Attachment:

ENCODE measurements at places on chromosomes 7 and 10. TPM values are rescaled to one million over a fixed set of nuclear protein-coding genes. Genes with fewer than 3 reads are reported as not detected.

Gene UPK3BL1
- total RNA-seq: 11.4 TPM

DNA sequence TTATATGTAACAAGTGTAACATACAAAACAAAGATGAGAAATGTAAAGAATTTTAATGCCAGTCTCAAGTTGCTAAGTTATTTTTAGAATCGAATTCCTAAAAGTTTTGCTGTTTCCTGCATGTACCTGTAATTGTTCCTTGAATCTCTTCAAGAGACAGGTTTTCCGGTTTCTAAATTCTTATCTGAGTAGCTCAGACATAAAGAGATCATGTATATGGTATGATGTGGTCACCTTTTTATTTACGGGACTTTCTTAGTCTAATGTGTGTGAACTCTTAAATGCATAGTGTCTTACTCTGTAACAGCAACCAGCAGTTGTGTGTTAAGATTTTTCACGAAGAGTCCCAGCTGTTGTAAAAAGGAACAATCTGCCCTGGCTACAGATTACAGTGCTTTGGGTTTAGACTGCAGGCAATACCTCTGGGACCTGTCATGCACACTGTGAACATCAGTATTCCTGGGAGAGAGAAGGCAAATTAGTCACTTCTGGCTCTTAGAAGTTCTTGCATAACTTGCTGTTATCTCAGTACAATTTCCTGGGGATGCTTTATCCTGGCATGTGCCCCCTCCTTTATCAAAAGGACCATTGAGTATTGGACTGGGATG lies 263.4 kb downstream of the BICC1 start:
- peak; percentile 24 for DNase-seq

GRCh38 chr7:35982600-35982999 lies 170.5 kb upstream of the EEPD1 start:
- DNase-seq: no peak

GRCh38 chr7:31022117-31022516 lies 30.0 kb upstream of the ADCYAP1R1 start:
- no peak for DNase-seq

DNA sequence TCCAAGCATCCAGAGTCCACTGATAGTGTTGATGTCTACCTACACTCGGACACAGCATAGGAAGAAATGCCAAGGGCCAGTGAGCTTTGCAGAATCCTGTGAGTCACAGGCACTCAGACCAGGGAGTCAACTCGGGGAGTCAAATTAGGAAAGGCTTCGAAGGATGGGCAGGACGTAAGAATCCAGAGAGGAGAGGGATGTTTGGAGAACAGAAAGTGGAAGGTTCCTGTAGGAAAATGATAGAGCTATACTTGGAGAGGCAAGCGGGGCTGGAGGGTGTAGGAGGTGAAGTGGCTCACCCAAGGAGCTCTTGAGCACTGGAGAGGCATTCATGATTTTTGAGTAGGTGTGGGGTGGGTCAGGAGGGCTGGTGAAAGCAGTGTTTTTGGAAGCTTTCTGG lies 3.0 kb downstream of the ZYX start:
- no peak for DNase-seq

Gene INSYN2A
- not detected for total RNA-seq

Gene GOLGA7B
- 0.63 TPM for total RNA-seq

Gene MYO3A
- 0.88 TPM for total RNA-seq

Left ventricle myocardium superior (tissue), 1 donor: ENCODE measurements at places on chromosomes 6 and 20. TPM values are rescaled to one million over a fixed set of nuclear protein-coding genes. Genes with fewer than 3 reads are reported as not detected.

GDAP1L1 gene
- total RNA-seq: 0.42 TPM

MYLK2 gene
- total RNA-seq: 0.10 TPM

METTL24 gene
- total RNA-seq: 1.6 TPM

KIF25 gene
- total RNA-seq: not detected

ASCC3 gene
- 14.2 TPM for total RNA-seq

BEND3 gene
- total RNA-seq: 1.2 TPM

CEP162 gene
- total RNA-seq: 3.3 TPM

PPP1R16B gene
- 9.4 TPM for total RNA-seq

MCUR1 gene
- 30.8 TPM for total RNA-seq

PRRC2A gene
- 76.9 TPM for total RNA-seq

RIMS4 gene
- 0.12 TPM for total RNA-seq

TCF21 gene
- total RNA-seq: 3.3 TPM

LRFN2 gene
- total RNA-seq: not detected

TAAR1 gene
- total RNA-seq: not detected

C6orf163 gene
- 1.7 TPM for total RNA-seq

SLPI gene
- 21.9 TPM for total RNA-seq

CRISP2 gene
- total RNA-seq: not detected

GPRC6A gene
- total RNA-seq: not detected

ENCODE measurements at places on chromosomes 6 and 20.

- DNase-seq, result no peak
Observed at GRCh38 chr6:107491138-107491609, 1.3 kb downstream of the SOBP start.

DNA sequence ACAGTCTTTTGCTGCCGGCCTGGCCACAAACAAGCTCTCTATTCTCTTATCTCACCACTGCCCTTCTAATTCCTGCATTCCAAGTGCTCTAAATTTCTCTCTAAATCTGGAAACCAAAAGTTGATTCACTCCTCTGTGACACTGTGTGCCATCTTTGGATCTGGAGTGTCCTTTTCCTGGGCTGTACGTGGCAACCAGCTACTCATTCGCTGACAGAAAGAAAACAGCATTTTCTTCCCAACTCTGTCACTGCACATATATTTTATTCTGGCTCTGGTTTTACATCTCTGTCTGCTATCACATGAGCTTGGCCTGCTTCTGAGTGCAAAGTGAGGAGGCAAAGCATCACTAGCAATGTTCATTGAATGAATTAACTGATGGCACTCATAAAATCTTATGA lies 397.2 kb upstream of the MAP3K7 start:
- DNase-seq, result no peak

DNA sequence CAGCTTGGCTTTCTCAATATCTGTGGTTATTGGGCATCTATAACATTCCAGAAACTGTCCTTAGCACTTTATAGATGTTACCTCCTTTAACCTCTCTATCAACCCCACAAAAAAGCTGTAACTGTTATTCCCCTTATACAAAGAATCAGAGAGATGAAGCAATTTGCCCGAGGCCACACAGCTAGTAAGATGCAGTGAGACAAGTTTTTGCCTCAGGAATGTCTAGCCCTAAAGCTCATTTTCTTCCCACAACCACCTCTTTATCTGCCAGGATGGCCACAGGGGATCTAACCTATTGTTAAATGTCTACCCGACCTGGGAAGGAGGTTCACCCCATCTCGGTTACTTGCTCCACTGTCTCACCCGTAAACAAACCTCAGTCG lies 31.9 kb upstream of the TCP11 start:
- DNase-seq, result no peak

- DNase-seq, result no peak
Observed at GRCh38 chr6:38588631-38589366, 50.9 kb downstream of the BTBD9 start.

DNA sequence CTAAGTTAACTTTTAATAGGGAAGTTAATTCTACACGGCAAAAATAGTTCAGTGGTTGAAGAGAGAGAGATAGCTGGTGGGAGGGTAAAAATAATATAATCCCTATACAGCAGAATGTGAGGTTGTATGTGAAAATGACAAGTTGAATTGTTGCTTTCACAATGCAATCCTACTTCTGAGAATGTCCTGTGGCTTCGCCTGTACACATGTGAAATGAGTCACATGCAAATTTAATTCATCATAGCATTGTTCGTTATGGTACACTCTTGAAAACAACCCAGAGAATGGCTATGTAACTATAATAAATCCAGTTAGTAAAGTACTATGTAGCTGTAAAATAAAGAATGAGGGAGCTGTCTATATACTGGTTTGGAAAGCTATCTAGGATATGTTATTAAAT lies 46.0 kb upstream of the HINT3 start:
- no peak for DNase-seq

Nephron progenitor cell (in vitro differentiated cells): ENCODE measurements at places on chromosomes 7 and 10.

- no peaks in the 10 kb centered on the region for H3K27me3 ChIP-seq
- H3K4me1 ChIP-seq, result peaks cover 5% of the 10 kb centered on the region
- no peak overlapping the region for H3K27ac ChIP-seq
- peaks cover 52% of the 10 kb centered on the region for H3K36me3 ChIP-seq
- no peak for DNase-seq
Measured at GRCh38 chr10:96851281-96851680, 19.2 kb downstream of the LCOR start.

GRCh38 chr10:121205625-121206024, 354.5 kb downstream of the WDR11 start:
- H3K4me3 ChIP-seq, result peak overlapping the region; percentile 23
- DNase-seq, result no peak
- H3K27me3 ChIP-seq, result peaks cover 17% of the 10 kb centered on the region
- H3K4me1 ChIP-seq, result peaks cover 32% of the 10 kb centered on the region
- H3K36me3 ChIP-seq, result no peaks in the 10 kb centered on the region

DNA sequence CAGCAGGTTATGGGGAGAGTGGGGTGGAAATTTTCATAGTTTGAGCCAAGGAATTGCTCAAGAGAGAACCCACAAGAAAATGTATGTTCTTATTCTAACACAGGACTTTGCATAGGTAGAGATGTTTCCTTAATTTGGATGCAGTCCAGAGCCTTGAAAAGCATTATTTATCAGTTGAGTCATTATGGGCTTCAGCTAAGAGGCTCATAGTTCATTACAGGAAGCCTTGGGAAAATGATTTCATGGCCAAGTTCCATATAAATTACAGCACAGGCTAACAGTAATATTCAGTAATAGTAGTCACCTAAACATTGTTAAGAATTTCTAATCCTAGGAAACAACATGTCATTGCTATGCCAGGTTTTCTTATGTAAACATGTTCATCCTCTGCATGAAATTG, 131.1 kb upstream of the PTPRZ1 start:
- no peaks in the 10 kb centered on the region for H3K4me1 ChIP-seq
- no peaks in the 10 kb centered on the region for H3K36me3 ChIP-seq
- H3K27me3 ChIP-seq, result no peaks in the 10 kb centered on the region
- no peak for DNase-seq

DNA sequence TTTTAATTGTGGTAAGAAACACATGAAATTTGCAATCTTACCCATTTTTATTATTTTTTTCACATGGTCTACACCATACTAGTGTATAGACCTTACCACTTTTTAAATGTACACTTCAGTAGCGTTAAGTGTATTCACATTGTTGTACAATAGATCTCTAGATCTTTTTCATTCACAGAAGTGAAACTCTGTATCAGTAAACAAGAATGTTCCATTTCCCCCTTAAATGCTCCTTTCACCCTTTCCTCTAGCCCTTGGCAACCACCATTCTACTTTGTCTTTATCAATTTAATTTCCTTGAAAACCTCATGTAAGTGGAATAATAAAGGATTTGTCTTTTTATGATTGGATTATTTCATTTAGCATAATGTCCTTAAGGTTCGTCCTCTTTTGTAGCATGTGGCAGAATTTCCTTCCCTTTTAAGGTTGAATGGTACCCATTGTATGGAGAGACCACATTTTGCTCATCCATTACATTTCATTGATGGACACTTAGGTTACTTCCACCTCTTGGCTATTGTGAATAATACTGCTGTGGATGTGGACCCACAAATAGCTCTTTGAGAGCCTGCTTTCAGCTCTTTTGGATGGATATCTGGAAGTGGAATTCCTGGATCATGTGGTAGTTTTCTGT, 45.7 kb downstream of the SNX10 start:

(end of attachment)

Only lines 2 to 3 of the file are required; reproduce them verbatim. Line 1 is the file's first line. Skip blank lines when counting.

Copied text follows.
Gene UPK3BL1
- total RNA-seq: 11.4 TPM